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Wierzbicki, Richard A.1, Nancy J. Harland1 
(1) EnCana, Calgary, AB

ABSTRACT: Diagenetic Model: Deep Panuke Reservoir, Nova Scotia, Canada

The Jurassic aged Abenaki carbonate complex was deposited along the eastern margin of the North American continental shelf. The Deep Panuke reservoir was discovered in 1998 with the drilling of the PanCanadian PP-3C well. The PP-3C well encountered a thick vuggy limestone reservoir, subsequent wells encountered both vuggy limestone and dolomite. 
Early work by Eliuk suggested that reservoir development on the carbonate margin was related to lowstand development of a meteoric lens, leaching of allochems, and mixing zone dolomitisation. 
The services of Dr. Jeff Dravis and Dr. Ihsan Al-Aasm were retained to conduct a petrographic, isotopic, and fluid inclusion study of the reservoir. 
The reservoir has been subjected to multiple phases of dissolution, calcite cementation, fracturing, and dolomitisation. Almost all of the diagenesis is post burial. Shortly after deposition calcite cementation occludes much of the primary porosity. Aragonite and high Mg calcite fossils were dissolved and infilled with blocky calcite. Subsequently matrix dolomitisation developed along the platform margin. Later, saddle dolomitisation occurred, lining vugs and fractures and recrystallising some of the earlier dolomite. Dissolution of dolomites and limestone created vuggy limestone porosity. Fractures are an important component of the permeability network of the reservoir. Fractures consist of micro-fractures and swarms of short length macrofractures, some of which have been enhanced by leaching. Reservoir distribution appears to be controlled by fault and fracture networks creating conduits for diagenetic fluids.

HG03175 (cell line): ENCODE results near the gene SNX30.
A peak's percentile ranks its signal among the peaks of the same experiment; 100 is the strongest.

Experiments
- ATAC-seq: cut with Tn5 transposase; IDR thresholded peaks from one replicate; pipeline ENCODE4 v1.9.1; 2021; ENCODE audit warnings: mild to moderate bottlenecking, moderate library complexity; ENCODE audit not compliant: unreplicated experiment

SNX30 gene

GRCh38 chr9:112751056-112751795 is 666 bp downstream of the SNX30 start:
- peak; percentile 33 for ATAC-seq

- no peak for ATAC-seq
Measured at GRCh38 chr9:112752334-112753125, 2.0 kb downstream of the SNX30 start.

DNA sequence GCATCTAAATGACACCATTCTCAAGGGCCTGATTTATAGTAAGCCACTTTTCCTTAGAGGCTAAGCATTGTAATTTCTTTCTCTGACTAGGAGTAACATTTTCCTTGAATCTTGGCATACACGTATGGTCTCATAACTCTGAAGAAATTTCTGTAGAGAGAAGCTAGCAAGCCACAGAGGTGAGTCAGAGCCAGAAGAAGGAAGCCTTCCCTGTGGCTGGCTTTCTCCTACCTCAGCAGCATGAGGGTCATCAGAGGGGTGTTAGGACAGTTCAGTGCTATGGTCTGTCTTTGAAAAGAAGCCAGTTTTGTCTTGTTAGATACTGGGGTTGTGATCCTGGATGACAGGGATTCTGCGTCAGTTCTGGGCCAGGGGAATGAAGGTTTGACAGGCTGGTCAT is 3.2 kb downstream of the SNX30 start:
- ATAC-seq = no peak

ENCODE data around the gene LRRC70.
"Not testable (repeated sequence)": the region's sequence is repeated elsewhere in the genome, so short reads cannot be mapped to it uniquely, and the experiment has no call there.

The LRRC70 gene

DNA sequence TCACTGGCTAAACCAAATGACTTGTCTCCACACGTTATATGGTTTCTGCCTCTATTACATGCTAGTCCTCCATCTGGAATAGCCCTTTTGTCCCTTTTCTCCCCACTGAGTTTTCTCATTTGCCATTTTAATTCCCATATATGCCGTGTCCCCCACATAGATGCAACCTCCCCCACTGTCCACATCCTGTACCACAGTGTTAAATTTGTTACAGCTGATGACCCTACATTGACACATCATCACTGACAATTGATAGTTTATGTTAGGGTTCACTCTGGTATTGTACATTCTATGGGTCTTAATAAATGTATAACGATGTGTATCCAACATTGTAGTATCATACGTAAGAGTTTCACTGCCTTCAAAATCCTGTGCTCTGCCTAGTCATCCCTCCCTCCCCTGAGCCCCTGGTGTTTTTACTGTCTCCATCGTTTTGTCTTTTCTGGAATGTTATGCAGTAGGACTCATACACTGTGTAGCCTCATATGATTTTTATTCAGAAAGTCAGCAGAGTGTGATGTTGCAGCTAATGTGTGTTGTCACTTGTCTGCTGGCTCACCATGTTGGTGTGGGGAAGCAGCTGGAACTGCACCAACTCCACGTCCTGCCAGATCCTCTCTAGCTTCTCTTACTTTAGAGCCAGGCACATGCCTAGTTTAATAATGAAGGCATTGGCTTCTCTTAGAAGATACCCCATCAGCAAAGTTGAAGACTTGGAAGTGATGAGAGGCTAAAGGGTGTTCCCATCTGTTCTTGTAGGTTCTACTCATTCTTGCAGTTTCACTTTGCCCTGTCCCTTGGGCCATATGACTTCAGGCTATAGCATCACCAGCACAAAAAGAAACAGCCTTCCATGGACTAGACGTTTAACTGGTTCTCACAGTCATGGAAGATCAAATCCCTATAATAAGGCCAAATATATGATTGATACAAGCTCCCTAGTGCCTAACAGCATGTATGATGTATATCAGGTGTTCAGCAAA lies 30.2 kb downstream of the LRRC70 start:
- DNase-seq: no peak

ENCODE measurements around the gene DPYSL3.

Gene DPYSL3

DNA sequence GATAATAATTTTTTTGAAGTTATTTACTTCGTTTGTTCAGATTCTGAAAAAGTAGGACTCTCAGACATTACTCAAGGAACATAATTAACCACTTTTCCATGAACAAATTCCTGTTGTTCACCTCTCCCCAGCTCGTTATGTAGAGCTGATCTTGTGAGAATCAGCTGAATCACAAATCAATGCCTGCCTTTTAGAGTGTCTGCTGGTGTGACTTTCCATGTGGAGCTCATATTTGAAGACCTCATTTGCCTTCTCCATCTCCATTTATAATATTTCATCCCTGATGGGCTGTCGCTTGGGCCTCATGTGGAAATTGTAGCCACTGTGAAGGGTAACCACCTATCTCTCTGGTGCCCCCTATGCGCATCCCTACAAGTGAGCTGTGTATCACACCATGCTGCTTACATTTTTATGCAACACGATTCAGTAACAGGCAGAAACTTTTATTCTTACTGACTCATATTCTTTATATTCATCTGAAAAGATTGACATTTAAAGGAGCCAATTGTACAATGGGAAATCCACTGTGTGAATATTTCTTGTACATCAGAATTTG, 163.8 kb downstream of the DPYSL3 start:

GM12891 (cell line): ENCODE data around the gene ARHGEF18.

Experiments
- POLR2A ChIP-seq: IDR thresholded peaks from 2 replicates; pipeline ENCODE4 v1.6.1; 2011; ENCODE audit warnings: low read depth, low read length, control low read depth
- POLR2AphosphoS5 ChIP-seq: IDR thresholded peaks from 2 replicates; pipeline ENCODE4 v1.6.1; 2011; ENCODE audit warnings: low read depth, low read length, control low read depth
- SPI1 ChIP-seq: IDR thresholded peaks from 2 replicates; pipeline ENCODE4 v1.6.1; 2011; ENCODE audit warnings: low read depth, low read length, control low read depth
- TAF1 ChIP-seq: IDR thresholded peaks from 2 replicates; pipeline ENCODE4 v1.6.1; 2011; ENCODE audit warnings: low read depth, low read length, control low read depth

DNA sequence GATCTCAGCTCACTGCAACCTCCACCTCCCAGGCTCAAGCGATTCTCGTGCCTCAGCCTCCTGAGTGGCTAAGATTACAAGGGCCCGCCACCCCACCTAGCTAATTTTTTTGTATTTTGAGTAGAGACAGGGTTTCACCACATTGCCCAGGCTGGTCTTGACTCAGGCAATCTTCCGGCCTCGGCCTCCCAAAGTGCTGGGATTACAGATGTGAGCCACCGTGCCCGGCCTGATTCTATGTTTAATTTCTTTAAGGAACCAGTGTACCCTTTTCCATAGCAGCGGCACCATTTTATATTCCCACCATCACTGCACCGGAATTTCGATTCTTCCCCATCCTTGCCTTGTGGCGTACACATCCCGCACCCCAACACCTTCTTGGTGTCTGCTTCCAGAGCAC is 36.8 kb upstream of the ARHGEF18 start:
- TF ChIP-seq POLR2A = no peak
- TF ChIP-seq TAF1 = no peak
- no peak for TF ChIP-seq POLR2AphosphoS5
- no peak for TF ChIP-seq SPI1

AAPG Search and Discovery Article #90026©2004 AAPG Annual Meeting, Dallas, Texas, April 18-21, 2004.